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A scientist with autism has used his own experiences to aid the completion of a study which challenges some of the most commonly-held beliefs about the condition.

Dr James Cusack, from the University of Aberdeen, argues that generalisations about people with autism being poorer at interpreting gestures and body language may be exaggerated and could be overcome by developing their ability to pay attention to signals in their brain which may otherwise go unnoticed.

The findings, published in the Journal of Neuroscience, are the result of a four-year study conducted with a group of adolescents with autism from Aberdeen. The team believe the results could bring scientists closer to understanding the condition, and unlock the potential of others with the disability.

Those taking part in the study were shown a series of human action sequences, created using technology which reduces figures to a series of dots, and then asked to distinguish between similar actions such as dancing and fighting – something which it is commonly believed those with autism have greater difficulty in determining.The results showed that their ability to detect these subtle differences was significantly higher than that identified by previous research.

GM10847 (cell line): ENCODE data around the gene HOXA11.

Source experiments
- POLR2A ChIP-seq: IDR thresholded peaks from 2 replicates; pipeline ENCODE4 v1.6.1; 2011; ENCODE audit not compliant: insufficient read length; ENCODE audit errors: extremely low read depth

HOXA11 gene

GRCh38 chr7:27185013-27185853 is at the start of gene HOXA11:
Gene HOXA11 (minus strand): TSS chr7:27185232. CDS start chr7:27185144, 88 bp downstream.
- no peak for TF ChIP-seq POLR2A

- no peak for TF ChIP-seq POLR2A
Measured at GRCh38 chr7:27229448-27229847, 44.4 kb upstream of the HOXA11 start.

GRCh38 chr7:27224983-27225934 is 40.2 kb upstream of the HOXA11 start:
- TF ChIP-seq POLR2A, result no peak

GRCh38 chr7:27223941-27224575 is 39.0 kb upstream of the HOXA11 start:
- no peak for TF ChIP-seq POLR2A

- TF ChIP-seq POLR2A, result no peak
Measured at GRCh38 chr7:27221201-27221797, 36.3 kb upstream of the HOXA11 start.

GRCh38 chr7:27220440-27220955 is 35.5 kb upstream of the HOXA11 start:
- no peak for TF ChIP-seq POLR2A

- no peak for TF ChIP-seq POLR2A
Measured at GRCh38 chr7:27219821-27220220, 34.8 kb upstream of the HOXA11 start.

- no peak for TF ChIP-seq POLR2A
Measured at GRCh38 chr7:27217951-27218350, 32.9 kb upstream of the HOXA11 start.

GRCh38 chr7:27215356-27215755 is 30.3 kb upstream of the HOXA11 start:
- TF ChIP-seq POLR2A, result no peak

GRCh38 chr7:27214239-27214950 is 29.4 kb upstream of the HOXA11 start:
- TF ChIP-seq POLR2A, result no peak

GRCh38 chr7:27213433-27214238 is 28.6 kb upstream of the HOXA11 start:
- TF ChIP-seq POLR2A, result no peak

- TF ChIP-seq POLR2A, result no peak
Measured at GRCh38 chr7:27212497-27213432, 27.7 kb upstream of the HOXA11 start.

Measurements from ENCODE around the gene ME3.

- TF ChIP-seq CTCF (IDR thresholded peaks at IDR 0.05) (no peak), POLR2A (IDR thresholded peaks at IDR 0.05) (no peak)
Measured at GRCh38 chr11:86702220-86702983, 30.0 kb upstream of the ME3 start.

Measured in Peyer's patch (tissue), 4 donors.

The findings parallel developments within Dr Cusack’s own life by demonstrating that the impairment in those with autism could potentially be overcome if they could be directed to interpret what they see more effectively.

Dr Cusack was told at the age of 12 that he may need residential care for the rest of his life to support his individual needs. Instead, he received a targeted education at a specialist autism centre and he went on to excel first at school and then at university.

Dr Cusack’s doctoral project was jointly supervised by Dr Peter Neri, a leading visual scientist from the University of Aberdeen, and Dr Justin Williams, a psychiatrist who pioneered influential theories of autism, also based at the University. The researchers were supported by the Medical Research Council and the Royal Society.

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